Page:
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Quote:The original chassis did send returns to the rotor but the newer series has a "tri sweep tailings system" which is a series of three padles that impact the tailings and through them onto the grain pan under the concaves/threshing modules.
I thought that return system was part of the double return self level shoe system off the TX series.
Aren't all CNH's pretty much the same mechanical set-up there now?
Don
 

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Quote:we usually do a kill stall every day to see how its feeding. and i dont care what people say, we still get one rotor loaded up more than the other. its weird

Matt


Check out this picture of the CR9070. Count the flights per rotor, and notice the placement of the divider compared the next couple pics that will be of a TR with the overlapping flights. You should still be able to get the overlapping flights setup for the TR if you are having trouble with favoring one side.


And the TR system. This is a TR97 as I recall, and a small change was made for the 98 and 99s, but the number of flights and basic feeding aproach was the same. The rotors have to be timed even if they're non-overlapping.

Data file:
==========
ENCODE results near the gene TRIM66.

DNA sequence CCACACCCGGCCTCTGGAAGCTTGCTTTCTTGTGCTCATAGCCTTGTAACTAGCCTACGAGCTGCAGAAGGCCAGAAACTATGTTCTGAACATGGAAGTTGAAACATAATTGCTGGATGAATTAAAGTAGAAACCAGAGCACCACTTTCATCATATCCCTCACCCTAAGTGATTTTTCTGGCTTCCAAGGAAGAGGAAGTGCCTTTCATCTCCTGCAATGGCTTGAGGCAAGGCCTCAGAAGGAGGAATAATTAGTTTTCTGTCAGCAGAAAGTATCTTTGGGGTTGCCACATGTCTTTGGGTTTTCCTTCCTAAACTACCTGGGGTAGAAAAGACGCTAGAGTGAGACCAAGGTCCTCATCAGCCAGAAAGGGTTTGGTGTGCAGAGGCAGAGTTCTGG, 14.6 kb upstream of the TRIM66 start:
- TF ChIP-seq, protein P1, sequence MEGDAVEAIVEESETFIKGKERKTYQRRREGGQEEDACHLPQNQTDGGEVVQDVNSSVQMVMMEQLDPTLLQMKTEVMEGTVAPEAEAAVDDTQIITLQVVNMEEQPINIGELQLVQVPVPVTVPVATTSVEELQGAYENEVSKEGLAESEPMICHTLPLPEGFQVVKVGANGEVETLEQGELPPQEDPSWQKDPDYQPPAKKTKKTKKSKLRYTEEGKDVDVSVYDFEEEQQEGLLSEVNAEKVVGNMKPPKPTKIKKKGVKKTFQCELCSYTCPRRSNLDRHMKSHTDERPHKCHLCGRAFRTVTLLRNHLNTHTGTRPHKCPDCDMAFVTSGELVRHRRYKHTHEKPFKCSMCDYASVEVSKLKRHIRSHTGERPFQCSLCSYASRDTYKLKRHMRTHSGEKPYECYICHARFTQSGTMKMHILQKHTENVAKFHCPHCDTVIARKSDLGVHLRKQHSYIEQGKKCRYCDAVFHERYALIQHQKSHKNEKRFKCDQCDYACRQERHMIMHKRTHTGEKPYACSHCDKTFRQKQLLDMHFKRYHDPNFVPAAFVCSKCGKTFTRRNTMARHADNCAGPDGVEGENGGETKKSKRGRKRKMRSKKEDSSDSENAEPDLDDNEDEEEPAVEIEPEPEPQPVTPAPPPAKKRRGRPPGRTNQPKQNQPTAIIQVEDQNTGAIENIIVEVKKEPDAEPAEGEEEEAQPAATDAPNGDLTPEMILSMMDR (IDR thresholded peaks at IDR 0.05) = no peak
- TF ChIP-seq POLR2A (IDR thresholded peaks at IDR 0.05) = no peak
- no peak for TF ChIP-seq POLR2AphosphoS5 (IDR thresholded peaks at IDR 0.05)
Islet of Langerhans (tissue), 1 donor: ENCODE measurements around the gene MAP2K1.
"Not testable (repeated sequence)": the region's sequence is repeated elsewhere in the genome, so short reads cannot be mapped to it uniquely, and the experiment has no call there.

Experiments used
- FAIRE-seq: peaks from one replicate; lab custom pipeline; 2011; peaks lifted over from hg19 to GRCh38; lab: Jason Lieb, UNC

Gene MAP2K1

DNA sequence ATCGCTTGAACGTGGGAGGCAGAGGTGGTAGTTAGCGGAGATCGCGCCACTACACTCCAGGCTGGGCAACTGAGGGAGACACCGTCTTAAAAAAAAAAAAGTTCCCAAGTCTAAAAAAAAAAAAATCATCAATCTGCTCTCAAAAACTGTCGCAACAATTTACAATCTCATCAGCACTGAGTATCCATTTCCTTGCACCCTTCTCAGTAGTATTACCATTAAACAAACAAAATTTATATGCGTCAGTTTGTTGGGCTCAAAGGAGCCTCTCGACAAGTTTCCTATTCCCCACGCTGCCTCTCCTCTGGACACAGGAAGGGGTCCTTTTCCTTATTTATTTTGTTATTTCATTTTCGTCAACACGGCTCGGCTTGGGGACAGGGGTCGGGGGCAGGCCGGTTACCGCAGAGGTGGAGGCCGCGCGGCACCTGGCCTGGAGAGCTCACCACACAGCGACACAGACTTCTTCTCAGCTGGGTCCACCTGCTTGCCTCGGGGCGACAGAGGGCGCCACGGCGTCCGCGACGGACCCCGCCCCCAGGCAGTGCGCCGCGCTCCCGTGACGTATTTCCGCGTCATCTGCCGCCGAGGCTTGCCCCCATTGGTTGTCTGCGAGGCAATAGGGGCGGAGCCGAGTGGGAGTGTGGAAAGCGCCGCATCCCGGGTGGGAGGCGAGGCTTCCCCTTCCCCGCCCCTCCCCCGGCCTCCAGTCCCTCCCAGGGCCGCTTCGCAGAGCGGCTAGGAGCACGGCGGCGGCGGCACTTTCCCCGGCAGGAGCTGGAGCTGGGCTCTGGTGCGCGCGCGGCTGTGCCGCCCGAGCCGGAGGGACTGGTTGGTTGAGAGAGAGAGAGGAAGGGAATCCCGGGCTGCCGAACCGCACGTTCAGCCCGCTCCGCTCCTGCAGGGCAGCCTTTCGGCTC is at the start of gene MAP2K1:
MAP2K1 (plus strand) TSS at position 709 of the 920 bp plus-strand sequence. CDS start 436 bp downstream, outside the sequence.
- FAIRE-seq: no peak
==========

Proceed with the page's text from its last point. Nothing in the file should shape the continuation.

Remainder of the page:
I wish a guy could get the larger diameter rotors to fit in the TR. The TRs distribution setup was amazingly well thought out and would've made an awesome seed machine. Too bad they just did'nt catch on in the heavier seed producing areas.

The single rotor has issues too with loading one side. Compromises have to be made with reguards to concaves setting and rotor speed to get the distribution even. (and yes I realize it depends on the area and crop being run, but that also applies to the twin rotors)
 

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I have seen a lot of divider plates out for the Case's. The TRs have plates built into the side of the machine to adjust the flow.

It is odd that there are 2 different types of Rethreshers between the CI and NH, and I am unsure of why this is. The NH is still the same basic as the TX ones, but I don't know where the case came from. Some people say they are a lot like the Massey rethreshers once were.
 

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The overlapping rotors were only used in TR95s and early TR96s(pre 1990). The overlapping design was discontinued due to its hp consumption. ex during field test TR86 combine with less hp coud put more crop through than 96 in some conditions due to the large front flighting rotors.